I have so many feels, you guys. I can’t.
This may well top Avengers Assemble as my film of the year, and Avengers Assemble was incredible. And I saw that twice and would happily see it again.
The tension throughout was incredible – most notably during the aerial engagement scenes. I don’t think I’ve been more on edge during a film since I saw Jurassic Park for the first time and I was…what? 9 years old at the time? Admittedly a large part of the tension stems from the fact that at every moment I was expecting one of the main cast to die – it’s a war film, that happens.
I admit, yes, I do love watching war films – it’s something I grew up with, thanks to my Dad. A lot of the films we watched were about just this era – World War Two. More than that though, he used to read books written by ex-servicemen from that time and I suppose that’s where Red Tails really comes through. The books that my Dad and I read really brought through the experiences of the airmen (all the books tended towards the RAF rather than any other service, since my Dad had been in the RAF when he was younger) and not just of the time they spent fighting in the air, but the relationships on the ground.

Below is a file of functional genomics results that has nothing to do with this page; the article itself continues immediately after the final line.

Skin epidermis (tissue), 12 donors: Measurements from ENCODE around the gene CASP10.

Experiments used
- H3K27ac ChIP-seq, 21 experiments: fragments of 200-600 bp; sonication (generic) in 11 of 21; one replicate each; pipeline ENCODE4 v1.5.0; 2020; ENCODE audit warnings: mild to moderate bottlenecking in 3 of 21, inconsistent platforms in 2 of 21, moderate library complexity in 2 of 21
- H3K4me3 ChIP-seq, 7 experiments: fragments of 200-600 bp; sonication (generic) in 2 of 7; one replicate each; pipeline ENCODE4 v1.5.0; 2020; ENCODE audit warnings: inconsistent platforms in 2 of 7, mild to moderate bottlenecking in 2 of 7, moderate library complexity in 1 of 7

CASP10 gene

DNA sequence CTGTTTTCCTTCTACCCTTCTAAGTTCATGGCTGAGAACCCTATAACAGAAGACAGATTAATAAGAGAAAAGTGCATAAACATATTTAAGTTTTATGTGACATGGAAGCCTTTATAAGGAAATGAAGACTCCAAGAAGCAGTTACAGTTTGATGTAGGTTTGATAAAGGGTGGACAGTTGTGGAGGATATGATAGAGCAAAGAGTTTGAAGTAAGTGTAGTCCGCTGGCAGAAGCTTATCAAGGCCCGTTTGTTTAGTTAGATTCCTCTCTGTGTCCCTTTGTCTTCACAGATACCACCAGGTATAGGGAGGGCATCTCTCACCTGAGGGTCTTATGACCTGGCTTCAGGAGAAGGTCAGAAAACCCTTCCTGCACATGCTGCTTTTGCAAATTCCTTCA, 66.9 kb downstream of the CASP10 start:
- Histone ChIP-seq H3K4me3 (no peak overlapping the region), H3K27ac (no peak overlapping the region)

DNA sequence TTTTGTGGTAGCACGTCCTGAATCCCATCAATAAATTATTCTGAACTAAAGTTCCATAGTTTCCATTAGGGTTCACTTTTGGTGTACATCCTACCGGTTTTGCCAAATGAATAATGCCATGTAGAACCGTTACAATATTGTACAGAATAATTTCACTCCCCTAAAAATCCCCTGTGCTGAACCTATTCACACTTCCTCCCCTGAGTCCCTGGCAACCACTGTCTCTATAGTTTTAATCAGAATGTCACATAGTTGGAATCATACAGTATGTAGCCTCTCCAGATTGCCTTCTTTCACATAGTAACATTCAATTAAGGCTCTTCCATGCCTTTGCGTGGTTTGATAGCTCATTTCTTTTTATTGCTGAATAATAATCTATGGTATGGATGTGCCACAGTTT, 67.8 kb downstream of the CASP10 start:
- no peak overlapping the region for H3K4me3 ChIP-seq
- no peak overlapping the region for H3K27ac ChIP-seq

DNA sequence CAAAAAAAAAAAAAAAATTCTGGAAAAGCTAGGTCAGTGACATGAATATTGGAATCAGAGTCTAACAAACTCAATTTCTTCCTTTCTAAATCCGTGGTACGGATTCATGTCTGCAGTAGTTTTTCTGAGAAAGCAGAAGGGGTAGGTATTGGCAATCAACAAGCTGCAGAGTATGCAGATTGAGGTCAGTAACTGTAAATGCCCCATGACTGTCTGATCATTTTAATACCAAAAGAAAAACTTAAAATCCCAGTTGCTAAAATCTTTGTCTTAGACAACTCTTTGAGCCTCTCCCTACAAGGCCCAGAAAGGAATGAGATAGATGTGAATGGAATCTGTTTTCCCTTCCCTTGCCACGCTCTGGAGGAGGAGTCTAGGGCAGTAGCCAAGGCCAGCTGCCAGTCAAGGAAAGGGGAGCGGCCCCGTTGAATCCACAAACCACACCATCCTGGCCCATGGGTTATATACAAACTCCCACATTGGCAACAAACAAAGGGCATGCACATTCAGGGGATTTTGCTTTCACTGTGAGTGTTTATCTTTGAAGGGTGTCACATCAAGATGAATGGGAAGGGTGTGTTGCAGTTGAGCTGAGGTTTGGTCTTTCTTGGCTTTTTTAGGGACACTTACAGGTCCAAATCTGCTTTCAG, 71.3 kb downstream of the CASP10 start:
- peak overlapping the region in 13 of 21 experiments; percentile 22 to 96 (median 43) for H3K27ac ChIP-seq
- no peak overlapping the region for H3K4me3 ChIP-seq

Red Tails really captures the loss and heartbreak suffered by those at war – both in the armed forces and to an extend, for the civilians too. It’s easy to forget, often, that the men doing all these heroic deeds had families back home waiting for them and though the focus of this film is obviously on the pilots, you don’t forget that they all belong to someone – whether as a husband, father or son.
I only have a limited knowledge of the segregation and racism faced by black people at the time (and for that matter, now – I’m a mixed-ethnicity girl in the UK) but seeing this film has made me want to really find out more about the situation then. I think every single film or book that I’ve seen/read about the Second World War has been from an entirely white perspective. The only alternative view I really know well is that of my mum’s father’s experience in Malaysia at the hands of the Japanese and my lack of Hokkien and his lack of English, combined with the generation gap and that he didn’t like to talk about it…well, that doesn’t really give that full a picture (although there is still quite a story there about my Chinese grandparents).